Henry James and I have a tenuous relationship. I flit back and forth between admiring his work and being pissed at it (pardon the language). Reading THenry James and I have a tenuous relationship. I flit back and forth between admiring his work and being pissed at it (pardon the language). Reading The Turn of the Screw always makes me want to hit something despite the fact I think everyone should read it.
Unlike my experience with The Turn of the Screw, with Daisy Miller, I was thoroughly enjoying myself for the majority anyway, but more on that later. Daisy Miller is a novella focused on an expat in Europe's response to a visiting American girl who defies the traditional values and behaviors that restrict other girls her age.
In Daisy, James has a female character that embodies the spirit of the American as an ideological concept. She is free spirited, independent, and in defiance of societal expectations. In contrast to gender expectations of her time, Daisy bluntly states that she has “never allowed a gentleman to dictate to me, or to interfere with anything I do”. She clearly doesn’t allow women to instruct her either as she defies Mrs. Walker’s admonitions to adhere to the European social morays saying that she doesn’t “see why [she] should change [her] habits” for European society. Instead, Daisy does what she wants, indicating that “if this is what’s improper…then I am all improper” and European society and Old World values be damned.
Winterbourne, our wishing-he-was-rebellious-but-actually-quite-staid narrator, becomes infatuated with Daisy upon first meeting her, and he spends the time he knows her, wavering between fascination and horror. Daisy's laid-back, do-as-I-please attitude and behavior intrigue him, but he simultaneous judges her behavior. Winterbourne is both intrigued and horrified by Daisy’s behavior: “he was vexed at his want of instinctive certitude as to how far her eccentricities were generic, national, and how far they were personal” (James 51). He continually attempts to figure her out, but no matter how he looks at it, Daisy “continue[s] to present herself as an inscrutable combination of audacity and innocence”. She is a truly fascinating character.
Warning, there be spoilers below.
But then James goes back to pissing me off since he has Daisy die. Seriously. Then anger. Why did she have to die? Was it punishment for her eccentric behavior? Is James arguing that Daisy should have conformed to the expectations of European society? Her death certainly seems to indicate such. It reminds me of Jenny's death in Forrest Gump, a movie that clearly suggests maintaining the status quo and doing your part to further the dominant ideology is the proper way.
In both tales, when two cultures clash, it is the traditional, formal, and staid culture that wins. Clearly, Winterbourne is effected by his meeting Daisy - to what extent is a bit vague - and one would think that other members of the European society Daisy came in contact with may be affected too. But in the end, traditional values win out as Daisy pays the ultimate price for her rebellion. Whether this is the author's way of promoting the dominant culture or just a way of showing how difficult it is to break away from said culture, well, that is another question.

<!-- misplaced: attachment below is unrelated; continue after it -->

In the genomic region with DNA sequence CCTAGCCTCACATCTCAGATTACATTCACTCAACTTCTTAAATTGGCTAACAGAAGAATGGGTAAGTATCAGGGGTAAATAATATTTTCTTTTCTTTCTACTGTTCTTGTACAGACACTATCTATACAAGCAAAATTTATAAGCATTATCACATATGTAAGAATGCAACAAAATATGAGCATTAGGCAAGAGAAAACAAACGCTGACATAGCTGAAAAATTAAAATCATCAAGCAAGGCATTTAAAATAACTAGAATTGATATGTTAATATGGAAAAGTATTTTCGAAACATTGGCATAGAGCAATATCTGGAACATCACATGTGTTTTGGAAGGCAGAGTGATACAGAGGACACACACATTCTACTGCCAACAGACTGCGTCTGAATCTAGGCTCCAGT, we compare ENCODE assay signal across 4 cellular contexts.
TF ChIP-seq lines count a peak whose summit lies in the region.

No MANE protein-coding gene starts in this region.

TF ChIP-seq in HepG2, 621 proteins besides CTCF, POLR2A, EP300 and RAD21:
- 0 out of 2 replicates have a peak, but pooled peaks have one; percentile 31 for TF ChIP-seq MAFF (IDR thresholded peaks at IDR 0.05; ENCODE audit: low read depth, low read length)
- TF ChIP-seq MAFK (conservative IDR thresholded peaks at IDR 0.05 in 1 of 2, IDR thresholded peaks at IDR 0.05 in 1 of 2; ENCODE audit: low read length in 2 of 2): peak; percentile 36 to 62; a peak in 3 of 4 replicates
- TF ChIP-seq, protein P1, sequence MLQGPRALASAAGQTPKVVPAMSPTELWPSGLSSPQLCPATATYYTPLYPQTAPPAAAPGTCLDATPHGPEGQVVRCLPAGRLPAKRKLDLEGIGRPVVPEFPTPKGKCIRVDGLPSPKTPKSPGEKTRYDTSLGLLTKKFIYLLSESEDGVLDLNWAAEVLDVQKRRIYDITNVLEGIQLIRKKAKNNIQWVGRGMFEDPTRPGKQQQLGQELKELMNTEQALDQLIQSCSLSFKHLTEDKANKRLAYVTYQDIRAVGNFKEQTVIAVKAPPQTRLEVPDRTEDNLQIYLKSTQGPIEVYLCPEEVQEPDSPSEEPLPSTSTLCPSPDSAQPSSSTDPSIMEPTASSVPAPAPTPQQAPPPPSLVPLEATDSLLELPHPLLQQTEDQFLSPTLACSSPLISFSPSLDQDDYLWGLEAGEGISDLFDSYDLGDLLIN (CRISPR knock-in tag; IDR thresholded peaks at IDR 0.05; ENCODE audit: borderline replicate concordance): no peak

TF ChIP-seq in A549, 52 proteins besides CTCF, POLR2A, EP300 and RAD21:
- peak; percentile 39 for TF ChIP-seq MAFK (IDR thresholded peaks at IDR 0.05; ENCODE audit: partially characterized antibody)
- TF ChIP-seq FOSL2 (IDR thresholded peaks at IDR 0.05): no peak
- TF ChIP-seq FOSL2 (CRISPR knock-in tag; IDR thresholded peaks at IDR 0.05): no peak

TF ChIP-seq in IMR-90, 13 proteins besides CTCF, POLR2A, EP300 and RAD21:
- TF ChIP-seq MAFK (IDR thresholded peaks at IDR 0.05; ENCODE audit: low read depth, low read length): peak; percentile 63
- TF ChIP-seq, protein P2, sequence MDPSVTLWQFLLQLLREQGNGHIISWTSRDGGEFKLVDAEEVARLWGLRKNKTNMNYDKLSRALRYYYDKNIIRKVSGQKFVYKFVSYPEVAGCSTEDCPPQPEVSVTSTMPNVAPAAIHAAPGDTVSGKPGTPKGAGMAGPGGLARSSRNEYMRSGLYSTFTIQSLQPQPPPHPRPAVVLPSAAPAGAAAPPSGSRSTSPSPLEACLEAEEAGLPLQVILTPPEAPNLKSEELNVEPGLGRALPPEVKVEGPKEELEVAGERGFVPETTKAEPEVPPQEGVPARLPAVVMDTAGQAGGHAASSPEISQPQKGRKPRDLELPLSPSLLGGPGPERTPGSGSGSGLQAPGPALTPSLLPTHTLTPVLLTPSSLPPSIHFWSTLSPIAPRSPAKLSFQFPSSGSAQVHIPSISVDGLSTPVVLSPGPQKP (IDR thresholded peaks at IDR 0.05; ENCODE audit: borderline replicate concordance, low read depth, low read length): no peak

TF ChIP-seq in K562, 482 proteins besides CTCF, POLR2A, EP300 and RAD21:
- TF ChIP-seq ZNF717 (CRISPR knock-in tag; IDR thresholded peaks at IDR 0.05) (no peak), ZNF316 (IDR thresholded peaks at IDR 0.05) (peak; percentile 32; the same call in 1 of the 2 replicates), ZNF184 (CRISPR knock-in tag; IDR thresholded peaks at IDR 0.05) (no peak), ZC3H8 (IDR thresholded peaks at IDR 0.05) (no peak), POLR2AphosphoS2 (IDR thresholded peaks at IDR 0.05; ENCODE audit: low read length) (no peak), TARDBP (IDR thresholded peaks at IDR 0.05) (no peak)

End of spoilers.
This short, fast-paced, tightly focused novella is well worth the read. ...more
Maggie Stiefvater's Raven Cycle is one of the best YA series I've read. In my review of the first book in the series, The Raven Boys, I said the bookMaggie Stiefvater's Raven Cycle is one of the best YA series I've read. In my review of the first book in the series, The Raven Boys, I said the book is "wonderfully mystical, artfully written, and full of unique characters." That works for the whole series. In my review of the second, The Dream Thieves, I said "I am ready to believe Stiefvater can do no wrong." Yep. I'm completely there. I very rarely follow an author, but I'm putting her on my to-read list, and I'm going to start reading everything the woman has written.
So you probably would like me to talk a bit more about this specific installment instead of just gushing like a fan girl. Blue Lily, Lily Blue moves our characters more firmly into their magical journey, and simultaneously progresses their relationships in a gorgeous, subtle, inevitable way. Everything about this book is emotional, moving, poignant, and yet it never feels overblown. The delicate line Stiefvater walks in her writing is artful. Her plot lines are complex without being convoluted. Her characters are deep without being pretentious, unique without being showy. Seriously, Stiefvater's writing is some of the best I've seen in YA.
Her books have soul. There is something alive about the stories; the worlds and the people who inhabit them are so believable and likeable and magical. What stands out the most to me about this cast of characters is their love for each other. They are - self-acknowledgedly - bound together.
My only problem with the book is the lack of answers at the end. Things wrapped up a bit too quickly, in that they really didn't wrap up. This installment felt less contained then the first two which annoyed me a bit, but it does lay out all the ingredients for a quite amazing final book. Plus, I think the faster pace and increased action may be part of the buildup to the fourth book. Upon reflection, my annoyance may be entirely due to my very, very strong desire to NOT have to wait for the last book.
And when oh when will that fourth book come out? Waiting is torture. ...more